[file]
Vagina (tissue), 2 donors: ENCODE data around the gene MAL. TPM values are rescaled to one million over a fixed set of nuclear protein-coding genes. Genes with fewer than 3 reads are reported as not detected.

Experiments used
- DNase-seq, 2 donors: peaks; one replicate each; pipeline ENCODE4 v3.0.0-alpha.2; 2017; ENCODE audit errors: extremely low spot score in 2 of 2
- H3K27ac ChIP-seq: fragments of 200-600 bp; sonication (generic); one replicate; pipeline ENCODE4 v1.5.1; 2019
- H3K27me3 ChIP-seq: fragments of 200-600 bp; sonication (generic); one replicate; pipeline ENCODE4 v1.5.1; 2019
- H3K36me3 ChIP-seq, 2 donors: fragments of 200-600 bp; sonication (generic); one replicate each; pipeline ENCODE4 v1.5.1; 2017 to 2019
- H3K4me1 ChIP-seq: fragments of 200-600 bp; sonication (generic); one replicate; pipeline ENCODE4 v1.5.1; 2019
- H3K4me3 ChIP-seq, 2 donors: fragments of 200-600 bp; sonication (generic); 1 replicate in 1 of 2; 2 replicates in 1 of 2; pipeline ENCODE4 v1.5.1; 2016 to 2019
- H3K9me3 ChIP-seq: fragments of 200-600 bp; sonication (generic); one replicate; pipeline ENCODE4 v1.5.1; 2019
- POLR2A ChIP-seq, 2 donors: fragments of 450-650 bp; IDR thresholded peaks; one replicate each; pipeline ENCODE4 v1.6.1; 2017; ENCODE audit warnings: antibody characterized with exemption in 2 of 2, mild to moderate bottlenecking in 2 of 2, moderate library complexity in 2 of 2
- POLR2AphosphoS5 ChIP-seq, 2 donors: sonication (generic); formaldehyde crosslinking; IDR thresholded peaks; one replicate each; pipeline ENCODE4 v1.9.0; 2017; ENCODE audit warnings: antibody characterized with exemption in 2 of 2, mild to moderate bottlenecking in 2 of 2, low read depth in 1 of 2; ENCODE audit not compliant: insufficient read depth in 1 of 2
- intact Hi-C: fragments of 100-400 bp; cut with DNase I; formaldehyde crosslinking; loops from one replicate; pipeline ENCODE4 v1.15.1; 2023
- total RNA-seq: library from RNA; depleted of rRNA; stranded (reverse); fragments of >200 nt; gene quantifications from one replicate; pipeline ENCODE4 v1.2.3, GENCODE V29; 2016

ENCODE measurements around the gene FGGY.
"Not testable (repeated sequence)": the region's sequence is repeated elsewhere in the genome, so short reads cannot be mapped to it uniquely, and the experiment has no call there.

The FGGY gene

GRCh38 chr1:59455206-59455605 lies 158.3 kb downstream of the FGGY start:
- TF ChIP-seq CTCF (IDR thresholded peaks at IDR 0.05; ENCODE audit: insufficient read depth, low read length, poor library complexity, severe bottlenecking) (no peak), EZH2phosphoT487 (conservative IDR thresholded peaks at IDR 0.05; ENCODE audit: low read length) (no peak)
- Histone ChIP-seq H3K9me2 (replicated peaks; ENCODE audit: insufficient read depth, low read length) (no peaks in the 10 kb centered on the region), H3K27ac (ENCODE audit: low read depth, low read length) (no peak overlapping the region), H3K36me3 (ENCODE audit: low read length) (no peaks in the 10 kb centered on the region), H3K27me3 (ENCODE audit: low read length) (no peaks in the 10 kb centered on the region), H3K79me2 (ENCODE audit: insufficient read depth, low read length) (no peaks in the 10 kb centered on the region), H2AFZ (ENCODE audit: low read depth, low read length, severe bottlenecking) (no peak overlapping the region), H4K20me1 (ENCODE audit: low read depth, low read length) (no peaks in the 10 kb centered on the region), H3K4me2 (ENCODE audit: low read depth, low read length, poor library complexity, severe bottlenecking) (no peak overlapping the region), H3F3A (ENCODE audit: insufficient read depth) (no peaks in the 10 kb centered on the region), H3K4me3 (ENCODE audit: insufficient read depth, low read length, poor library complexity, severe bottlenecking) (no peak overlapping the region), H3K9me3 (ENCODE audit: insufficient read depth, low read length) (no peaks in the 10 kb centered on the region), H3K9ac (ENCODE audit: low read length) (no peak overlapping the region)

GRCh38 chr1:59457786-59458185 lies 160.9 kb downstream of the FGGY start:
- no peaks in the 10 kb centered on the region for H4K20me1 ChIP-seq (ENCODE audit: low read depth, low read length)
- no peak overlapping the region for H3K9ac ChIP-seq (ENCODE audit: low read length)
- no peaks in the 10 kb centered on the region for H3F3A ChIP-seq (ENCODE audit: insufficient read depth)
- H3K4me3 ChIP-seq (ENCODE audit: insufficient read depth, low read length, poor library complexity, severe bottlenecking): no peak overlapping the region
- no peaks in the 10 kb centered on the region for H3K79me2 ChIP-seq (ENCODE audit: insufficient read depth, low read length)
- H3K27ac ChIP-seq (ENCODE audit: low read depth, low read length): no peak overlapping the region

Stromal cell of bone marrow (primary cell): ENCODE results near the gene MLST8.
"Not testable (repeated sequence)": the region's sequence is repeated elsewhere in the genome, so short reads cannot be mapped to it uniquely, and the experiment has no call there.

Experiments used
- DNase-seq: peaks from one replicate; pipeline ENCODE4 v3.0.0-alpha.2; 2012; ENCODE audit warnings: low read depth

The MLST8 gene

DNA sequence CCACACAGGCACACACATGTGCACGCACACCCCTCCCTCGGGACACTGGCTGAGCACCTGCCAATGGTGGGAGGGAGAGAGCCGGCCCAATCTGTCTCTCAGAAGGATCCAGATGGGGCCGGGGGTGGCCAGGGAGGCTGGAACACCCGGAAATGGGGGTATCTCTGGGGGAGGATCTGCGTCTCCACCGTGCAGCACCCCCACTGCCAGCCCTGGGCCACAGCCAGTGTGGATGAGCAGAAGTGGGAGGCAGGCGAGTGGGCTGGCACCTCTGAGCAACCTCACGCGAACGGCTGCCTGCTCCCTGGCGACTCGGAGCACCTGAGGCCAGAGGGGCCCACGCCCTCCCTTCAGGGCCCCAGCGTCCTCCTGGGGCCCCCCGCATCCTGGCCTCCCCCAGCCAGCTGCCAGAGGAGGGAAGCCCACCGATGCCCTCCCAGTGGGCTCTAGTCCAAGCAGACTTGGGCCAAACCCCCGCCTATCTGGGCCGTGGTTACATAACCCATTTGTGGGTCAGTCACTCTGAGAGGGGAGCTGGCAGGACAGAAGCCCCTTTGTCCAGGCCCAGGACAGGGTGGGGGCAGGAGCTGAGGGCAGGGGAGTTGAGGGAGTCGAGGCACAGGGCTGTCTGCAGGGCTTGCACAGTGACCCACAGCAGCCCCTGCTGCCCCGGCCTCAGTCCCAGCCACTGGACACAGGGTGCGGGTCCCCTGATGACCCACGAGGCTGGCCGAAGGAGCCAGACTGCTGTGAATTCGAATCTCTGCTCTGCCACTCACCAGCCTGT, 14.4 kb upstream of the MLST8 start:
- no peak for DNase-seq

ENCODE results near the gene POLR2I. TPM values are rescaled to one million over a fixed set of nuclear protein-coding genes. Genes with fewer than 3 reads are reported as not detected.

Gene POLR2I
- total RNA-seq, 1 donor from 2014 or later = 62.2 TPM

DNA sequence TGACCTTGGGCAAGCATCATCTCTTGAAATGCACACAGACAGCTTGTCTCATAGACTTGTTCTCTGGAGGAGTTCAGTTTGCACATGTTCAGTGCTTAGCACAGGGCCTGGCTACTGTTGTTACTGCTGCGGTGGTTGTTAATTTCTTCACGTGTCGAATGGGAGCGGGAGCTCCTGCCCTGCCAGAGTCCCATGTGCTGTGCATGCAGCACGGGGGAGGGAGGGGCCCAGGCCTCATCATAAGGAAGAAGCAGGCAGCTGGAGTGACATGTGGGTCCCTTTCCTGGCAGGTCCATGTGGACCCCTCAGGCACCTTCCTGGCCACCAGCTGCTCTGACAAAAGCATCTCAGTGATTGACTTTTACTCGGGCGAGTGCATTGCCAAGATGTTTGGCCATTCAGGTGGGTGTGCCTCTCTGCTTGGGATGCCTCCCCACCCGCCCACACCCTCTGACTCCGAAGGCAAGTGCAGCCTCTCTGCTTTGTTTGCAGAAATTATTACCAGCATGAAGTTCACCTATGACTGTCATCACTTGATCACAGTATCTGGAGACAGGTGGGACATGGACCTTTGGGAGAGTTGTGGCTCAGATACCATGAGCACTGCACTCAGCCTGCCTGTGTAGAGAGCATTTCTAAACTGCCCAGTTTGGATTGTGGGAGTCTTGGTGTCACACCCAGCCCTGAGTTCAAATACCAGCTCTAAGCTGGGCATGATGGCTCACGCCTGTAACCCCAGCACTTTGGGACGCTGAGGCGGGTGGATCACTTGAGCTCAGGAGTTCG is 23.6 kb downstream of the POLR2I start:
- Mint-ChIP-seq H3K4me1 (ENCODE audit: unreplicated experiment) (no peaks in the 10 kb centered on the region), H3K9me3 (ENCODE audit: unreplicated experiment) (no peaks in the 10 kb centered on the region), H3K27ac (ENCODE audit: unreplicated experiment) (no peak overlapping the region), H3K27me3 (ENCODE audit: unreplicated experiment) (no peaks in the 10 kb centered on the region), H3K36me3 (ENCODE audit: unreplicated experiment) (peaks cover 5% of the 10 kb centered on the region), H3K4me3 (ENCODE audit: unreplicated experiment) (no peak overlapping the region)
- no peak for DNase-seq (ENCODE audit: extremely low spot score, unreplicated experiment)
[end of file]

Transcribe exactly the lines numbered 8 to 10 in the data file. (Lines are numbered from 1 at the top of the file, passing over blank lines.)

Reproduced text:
- H3K4me3 ChIP-seq, 2 donors: fragments of 200-600 bp; sonication (generic); 1 replicate in 1 of 2; 2 replicates in 1 of 2; pipeline ENCODE4 v1.5.1; 2016 to 2019
- H3K9me3 ChIP-seq: fragments of 200-600 bp; sonication (generic); one replicate; pipeline ENCODE4 v1.5.1; 2019
- POLR2A ChIP-seq, 2 donors: fragments of 450-650 bp; IDR thresholded peaks; one replicate each; pipeline ENCODE4 v1.6.1; 2017; ENCODE audit warnings: antibody characterized with exemption in 2 of 2, mild to moderate bottlenecking in 2 of 2, moderate library complexity in 2 of 2